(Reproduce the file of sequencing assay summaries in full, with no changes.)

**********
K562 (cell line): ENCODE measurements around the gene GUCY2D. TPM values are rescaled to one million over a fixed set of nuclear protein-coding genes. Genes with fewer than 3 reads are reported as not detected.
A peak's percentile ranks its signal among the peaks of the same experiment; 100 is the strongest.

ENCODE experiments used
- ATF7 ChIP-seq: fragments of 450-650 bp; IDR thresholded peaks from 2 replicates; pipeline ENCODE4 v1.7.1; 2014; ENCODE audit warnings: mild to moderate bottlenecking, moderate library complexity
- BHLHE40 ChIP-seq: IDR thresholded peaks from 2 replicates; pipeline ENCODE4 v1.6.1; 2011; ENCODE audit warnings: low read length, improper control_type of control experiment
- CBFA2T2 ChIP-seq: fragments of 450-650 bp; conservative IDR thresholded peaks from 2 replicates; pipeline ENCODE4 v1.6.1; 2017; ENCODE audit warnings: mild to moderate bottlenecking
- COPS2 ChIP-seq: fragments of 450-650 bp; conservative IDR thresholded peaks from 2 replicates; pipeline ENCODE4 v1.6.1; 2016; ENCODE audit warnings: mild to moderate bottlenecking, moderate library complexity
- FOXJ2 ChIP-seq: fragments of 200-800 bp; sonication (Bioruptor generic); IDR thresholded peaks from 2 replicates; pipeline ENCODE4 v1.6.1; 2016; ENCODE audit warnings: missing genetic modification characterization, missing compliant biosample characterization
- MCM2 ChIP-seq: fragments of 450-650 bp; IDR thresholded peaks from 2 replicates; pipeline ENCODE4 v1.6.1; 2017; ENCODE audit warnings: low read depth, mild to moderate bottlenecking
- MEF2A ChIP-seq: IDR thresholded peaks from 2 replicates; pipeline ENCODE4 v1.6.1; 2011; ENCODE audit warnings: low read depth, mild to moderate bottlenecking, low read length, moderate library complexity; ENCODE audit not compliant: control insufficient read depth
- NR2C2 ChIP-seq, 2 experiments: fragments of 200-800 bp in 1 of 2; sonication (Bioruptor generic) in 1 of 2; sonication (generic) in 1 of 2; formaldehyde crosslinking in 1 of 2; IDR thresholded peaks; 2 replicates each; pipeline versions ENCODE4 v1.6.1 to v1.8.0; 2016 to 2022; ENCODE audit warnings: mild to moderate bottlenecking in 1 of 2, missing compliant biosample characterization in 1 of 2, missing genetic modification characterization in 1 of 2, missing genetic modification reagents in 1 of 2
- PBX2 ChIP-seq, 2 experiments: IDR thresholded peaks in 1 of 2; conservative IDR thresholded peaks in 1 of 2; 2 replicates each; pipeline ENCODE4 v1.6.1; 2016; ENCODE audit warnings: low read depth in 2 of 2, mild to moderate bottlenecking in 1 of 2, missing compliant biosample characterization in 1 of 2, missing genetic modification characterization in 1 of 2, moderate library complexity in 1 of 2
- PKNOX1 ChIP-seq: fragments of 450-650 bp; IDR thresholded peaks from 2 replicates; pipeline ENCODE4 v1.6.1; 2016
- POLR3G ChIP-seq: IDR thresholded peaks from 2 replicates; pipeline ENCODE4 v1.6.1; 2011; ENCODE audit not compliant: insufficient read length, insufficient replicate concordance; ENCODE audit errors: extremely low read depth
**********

K562 (cell line): ENCODE measurements around the gene GUCY2D. TPM values are rescaled to one million over a fixed set of nuclear protein-coding genes. Genes with fewer than 3 reads are reported as not detected.
A peak's percentile ranks its signal among the peaks of the same experiment; 100 is the strongest.

ENCODE experiments used
- ATF7 ChIP-seq: fragments of 450-650 bp; IDR thresholded peaks from 2 replicates; pipeline ENCODE4 v1.7.1; 2014; ENCODE audit warnings: mild to moderate bottlenecking, moderate library complexity
- BHLHE40 ChIP-seq: IDR thresholded peaks from 2 replicates; pipeline ENCODE4 v1.6.1; 2011; ENCODE audit warnings: low read length, improper control_type of control experiment
- CBFA2T2 ChIP-seq: fragments of 450-650 bp; conservative IDR thresholded peaks from 2 replicates; pipeline ENCODE4 v1.6.1; 2017; ENCODE audit warnings: mild to moderate bottlenecking
- COPS2 ChIP-seq: fragments of 450-650 bp; conservative IDR thresholded peaks from 2 replicates; pipeline ENCODE4 v1.6.1; 2016; ENCODE audit warnings: mild to moderate bottlenecking, moderate library complexity
- FOXJ2 ChIP-seq: fragments of 200-800 bp; sonication (Bioruptor generic); IDR thresholded peaks from 2 replicates; pipeline ENCODE4 v1.6.1; 2016; ENCODE audit warnings: missing genetic modification characterization, missing compliant biosample characterization
- MCM2 ChIP-seq: fragments of 450-650 bp; IDR thresholded peaks from 2 replicates; pipeline ENCODE4 v1.6.1; 2017; ENCODE audit warnings: low read depth, mild to moderate bottlenecking
- MEF2A ChIP-seq: IDR thresholded peaks from 2 replicates; pipeline ENCODE4 v1.6.1; 2011; ENCODE audit warnings: low read depth, mild to moderate bottlenecking, low read length, moderate library complexity; ENCODE audit not compliant: control insufficient read depth
- NR2C2 ChIP-seq, 2 experiments: fragments of 200-800 bp in 1 of 2; sonication (Bioruptor generic) in 1 of 2; sonication (generic) in 1 of 2; formaldehyde crosslinking in 1 of 2; IDR thresholded peaks; 2 replicates each; pipeline versions ENCODE4 v1.6.1 to v1.8.0; 2016 to 2022; ENCODE audit warnings: mild to moderate bottlenecking in 1 of 2, missing compliant biosample characterization in 1 of 2, missing genetic modification characterization in 1 of 2, missing genetic modification reagents in 1 of 2
- PBX2 ChIP-seq, 2 experiments: IDR thresholded peaks in 1 of 2; conservative IDR thresholded peaks in 1 of 2; 2 replicates each; pipeline ENCODE4 v1.6.1; 2016; ENCODE audit warnings: low read depth in 2 of 2, mild to moderate bottlenecking in 1 of 2, missing compliant biosample characterization in 1 of 2, missing genetic modification characterization in 1 of 2, moderate library complexity in 1 of 2
- PKNOX1 ChIP-seq: fragments of 450-650 bp; IDR thresholded peaks from 2 replicates; pipeline ENCODE4 v1.6.1; 2016
- POLR3G ChIP-seq: IDR thresholded peaks from 2 replicates; pipeline ENCODE4 v1.6.1; 2011; ENCODE audit not compliant: insufficient read length, insufficient replicate concordance; ENCODE audit errors: extremely low read depth